Hu, I’ve just done a post on the inapplicability of North et al 1982 to the problem at hand. (This was something that I’d visited in February, but deserves re-visiting.) Steig’s “tutorial” on this topic suggests that it would not be out of line for Steig to take a refresher course.

]]>I’ve read North now and you’re quite right that he expressly states that he is not trying to derive a stopping rule. He’s considering an application where the EOF’s may have a physical interpretation of interest, and notes that if a given EOF has an eigenvalue that is insignificantly different from that of another EOF, the two EOFs are only determined up to linear combinations, and hence neither will show the underlying pattern by itself.

Preisendorfer’s “Rule N” (which has nothing to do with the sample size N, since it is just the 14th of several alphabetically identified stopping rules he considered) is much more relevant, but still has a problem, IMHO. His null is that all the eigenvalues are equal so that no linear combination has any more explanatory power than any other. The estimated eigenvalues will then be different with probability 1 and will ordinarily decay gently when they are arranged in decreasing order. The exact distribution of the j-th largest estimated eigenvalue is messy since it is the j-th largest of N identically distributed random variables, so he proposes simulating it by Monte Carlo means, taking into account the serial correlation of the data. The distribution of the very largest estimate will be considerably higher than North’s formula evaluated with all lambda’s equal would predict, since it is the largest of N such estimates, and not a single such estimate as in North’s case.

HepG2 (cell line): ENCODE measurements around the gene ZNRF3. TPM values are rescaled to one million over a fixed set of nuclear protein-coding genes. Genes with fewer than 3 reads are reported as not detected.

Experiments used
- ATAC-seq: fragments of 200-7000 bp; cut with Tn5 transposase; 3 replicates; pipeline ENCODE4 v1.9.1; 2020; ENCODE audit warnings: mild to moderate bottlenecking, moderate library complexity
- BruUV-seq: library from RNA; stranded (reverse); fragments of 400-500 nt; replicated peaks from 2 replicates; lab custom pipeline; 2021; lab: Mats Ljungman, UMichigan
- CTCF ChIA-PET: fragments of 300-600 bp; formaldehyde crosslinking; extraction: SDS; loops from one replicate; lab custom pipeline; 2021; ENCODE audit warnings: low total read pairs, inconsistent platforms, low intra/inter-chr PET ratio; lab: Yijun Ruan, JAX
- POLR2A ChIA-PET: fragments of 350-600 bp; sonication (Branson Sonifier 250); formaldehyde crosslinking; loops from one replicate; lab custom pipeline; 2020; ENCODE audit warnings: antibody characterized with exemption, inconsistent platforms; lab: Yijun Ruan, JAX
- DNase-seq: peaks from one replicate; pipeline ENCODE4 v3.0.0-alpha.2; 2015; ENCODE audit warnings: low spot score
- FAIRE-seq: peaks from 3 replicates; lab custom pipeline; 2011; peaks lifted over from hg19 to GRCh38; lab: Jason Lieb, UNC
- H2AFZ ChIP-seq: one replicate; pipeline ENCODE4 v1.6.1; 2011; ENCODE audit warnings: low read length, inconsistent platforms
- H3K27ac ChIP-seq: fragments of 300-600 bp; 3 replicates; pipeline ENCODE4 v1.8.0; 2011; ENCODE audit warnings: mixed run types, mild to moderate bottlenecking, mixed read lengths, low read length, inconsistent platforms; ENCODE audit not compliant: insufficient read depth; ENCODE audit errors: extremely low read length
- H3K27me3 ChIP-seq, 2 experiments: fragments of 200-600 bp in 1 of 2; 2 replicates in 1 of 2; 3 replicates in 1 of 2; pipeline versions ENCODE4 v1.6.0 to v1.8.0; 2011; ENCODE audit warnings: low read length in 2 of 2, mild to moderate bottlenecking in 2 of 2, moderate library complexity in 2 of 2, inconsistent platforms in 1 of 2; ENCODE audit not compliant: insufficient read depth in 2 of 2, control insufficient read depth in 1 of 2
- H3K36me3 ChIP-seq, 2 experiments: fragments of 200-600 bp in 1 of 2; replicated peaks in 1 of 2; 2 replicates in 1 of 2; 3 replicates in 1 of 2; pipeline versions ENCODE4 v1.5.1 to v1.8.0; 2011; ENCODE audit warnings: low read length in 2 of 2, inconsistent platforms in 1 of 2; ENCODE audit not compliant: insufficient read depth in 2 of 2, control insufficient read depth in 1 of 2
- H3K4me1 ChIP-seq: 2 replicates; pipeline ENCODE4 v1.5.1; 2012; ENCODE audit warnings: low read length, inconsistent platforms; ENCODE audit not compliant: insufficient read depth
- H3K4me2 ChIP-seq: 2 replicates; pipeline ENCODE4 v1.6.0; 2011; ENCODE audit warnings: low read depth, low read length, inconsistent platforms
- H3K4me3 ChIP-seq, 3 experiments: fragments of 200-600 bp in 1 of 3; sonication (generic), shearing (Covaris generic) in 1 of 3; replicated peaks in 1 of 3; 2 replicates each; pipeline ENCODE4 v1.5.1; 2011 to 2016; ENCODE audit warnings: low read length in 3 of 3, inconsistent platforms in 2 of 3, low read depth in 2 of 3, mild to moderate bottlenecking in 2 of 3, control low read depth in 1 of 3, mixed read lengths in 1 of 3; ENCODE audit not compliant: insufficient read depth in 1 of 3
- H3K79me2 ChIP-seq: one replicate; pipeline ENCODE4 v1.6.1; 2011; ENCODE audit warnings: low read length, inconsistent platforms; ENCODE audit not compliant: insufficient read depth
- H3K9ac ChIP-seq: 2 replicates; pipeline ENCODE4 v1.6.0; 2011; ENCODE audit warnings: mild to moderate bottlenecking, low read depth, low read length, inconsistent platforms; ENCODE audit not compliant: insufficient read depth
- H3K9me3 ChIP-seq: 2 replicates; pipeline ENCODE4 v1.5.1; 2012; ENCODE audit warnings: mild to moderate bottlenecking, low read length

Preisendorfer’s simulated critical values work fine for the first eigenvalue estimate, but once having rejected that the first is equal to the others, I believe they give the wrong distribution for the second, since they are based on the original null that all N (or N-m if m seasonal or other paramters have been estimated) of the eigenvalues are equal. If the first eigenvalue was say 40% of the total variance, then there is only .6 as much variance to spread over the remaining N-1 (or N-m-1) eigenvalues under the revised null that these remaining eigenvalues are all equal to one another, but not to the first. Accordingly, the critical value for the second eigenvalue would be only about .6 as high as for the first in this example, and so forth. So the rule tends to stop much too soon. (Remember that the “singular values” generated by SVD of the data matrix are not the eigenvalues themselves of the covariance matrix, but just their square roots.)

If you did have a data set with a pair of equal eigenvalues that were substantially higher than the others, and if a rule like Preisendorfer’s (with or without modification as above) were applied to it and the first lit up as significant, the second would almost surely light up as well. So the event of multiple eigenvalues doesn’t pose a particular problem for stopping rules per se.

Of course, in order for equal eigenvalues to be a meaningful indicator of non-correlation, each variable must have first been normalized to have equal value. While it may be useful to apply a SVD directly to eg Steig’s AVHRR file, as Steig has apparently done, it would not be meaningful to apply a stopping rule like Preisendorfer’s Rule N to the resulting (squared) singular values.